Southwestern Ontario is currently experiencing a warm spell with a large amount of rainfall. Temperatures yesterday were around 5 C during the day and are expected to reach 15 C today. Temperatures aren’t expected to fall beneath freezing until overnight tomorrow. Since the rainfall began yesterday, the watershed has received between 20 and 40 mm of rainfall. Weather forecasts are predicting that as much as 35 mm of additional rainfall may appear before the rain ends. There is also the chance of thunderstorms with this weather system. Before this warm up, there was approximately 40 mm of water stored in the snowpack in the Upper Thames watershed and around 25 mm in the Lower Thames watershed. With the warm temperatures and rain, almost all the snow is expected to melt and add to the runoff.
The heavy rains alone may lead to localized flooding in areas with poor drainage. Water levels on the smaller local watercourses in the Lower Thames rose rapidly yesterday and many are near bank full conditions or have spilled their banks. Water levels on some of the larger systems, such as McGregor Creek are still rising and will continue to rise with today’s additional rain. The prolonged rains will keep water levels high through Thursday. Some local watercourses still have snow and ice accumulations that could block flows causing water to back up and leading to greater flooding. The Lower Thames Valley Conservation Authority is currently operating the Indian-McGregor Creek Diversion Channel to protect the south end of the City of Chatham from flooding.
The Thames River will also rise and is expected to reach levels not seen in a decade. Peak water levels in the City of London are expected late Wednesday and will work their way downstream over the next few days reaching the Thamesville and Chatham areas late Friday or early Saturday. All along the Thames River from Delaware to Chatham, the low lying river flats will be flooded and in some areas could reach the upper table lands. Through Middlesex and Elgin Counties there could be flooding issues around bridge crossings and water will back up local watercourses. Revised forecasts suggest that flooding in the community of Thamesville is quite possible. In the City of Chatham basement flooding for those businesses backing onto the Thames River along King St. is expected. There is also expected to be flooding on some of the low roads adjacent to the Thames such as Siskind Court, the area around William and Water, Salter and the low portion of Thames St along the river. Water levels in the downstream areas can be expected to remain high all through next weekend. Currently water levels are expected to be similar to those observed during the 2008/2009 flood of the Thames River. If the higher rainfall amounts appear, there is a chance that Thames River water levels in the City of Chatham could be even higher, closer to those observed in 1985. The Lower Thames Valley Conservation Authority will be operating the 6th Street Backwater Dam and Pumping Station in downtown Chatham to protect the low lying portions of the city upstream on McGregor Creek.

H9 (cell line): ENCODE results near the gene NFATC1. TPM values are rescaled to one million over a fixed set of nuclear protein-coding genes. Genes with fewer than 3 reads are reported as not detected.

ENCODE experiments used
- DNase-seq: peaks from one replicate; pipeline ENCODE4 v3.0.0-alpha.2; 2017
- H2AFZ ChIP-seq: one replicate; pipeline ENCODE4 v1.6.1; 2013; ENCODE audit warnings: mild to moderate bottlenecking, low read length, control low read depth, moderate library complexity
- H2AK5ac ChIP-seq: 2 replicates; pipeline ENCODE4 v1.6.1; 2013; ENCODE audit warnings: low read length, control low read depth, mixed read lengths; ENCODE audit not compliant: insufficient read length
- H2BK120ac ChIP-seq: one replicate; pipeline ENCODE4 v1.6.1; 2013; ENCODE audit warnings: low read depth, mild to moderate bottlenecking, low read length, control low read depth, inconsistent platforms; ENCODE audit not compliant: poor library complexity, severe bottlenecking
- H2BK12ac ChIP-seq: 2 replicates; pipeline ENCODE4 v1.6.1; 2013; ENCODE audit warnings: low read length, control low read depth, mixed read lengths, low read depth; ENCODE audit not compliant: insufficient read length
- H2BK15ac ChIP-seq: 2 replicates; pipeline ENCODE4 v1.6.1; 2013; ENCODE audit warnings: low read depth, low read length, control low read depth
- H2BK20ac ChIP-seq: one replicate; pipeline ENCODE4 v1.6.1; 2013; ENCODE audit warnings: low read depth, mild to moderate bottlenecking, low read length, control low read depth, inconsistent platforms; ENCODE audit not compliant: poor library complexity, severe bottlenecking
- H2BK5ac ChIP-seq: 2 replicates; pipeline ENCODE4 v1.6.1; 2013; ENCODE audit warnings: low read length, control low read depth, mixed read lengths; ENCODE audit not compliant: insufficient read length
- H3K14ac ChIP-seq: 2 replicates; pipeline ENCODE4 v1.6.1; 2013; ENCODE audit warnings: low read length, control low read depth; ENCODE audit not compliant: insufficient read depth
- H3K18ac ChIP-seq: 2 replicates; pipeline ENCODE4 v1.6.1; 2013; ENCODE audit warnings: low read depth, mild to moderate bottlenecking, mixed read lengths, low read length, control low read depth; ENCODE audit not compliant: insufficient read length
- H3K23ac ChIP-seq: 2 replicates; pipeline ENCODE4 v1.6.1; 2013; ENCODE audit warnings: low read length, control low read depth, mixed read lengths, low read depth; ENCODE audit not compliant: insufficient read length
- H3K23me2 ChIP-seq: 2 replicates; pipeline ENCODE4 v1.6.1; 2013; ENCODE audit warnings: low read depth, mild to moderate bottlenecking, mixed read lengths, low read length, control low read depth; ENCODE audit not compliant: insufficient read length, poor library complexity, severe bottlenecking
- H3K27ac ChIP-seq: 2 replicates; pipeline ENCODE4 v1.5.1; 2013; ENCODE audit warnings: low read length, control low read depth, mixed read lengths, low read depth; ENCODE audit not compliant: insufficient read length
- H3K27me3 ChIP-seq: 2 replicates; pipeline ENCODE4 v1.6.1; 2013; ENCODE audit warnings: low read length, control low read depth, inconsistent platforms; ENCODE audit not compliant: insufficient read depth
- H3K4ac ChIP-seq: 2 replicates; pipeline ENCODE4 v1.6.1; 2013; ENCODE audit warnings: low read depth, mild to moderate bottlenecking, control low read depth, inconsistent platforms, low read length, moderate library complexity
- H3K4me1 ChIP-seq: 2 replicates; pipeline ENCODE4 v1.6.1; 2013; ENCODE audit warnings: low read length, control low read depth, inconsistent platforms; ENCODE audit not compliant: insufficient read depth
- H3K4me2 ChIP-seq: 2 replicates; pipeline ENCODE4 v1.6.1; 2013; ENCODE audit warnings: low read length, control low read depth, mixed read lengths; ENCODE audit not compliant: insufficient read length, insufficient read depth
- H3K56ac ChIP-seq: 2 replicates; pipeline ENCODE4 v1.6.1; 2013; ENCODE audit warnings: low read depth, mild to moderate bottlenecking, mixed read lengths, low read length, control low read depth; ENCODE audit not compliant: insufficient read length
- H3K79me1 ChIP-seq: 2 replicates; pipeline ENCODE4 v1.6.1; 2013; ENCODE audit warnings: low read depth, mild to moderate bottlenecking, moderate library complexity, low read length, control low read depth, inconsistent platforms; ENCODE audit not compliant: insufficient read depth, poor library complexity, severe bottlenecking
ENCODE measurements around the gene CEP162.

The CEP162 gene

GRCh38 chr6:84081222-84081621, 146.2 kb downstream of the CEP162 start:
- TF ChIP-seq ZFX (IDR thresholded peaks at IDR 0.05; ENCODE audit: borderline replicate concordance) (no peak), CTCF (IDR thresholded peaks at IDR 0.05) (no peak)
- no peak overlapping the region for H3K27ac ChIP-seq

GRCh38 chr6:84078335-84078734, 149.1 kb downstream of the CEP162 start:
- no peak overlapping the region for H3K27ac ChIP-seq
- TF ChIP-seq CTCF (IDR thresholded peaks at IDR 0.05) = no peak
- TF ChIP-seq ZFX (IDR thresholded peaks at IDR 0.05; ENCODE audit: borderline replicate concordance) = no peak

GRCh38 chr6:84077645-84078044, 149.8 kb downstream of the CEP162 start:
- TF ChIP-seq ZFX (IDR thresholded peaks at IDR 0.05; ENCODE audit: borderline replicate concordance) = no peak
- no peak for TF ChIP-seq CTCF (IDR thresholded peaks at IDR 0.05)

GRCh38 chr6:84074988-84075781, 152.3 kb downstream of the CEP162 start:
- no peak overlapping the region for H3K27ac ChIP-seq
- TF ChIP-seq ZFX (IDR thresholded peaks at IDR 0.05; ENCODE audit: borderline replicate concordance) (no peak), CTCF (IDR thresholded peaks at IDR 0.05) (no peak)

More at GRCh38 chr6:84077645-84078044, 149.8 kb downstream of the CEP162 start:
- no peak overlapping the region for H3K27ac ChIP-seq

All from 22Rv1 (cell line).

Ice cover on the Thames River has degraded and the river is largely open upstream of Little John Road in Chatham-Kent and through the City of Chatham down to nearly Prairie Siding. The remaining ice cover will melt, break up and move downstream. With the warm conditions and rain, the remaining ice isn’t expected to have enough strength to cause any significant ice jams. However, it could cause flow restrictions leading to elevated water levels in the areas of accumulation. This was happening around Thamesville earlier today but that ice has now moved down to the Kent Bridge Area.
Residents with properties that back onto watercourses and the river should secure their properties and remove any items that could be damaged by flooding or get loose and become floating debris. Attempts should also be made to ensure that catch basins and other drainage works are free of debris and can function properly.
People should take extra caution and avoid the river, ditches, and streams. The combination of slippery banks, broken up or degraded ice, and fast moving cold water can be dangerous. Standing water can also present its own unseen hazards. Children, pets and livestock should be kept away from the water.
Officials will continue to monitor the situation and update this advisory if necessary.
This message will be in effect until February 22nd, 2018.
Contact: Jason Wintermute (email@example.com, 519-354-7310 x227) regarding this message.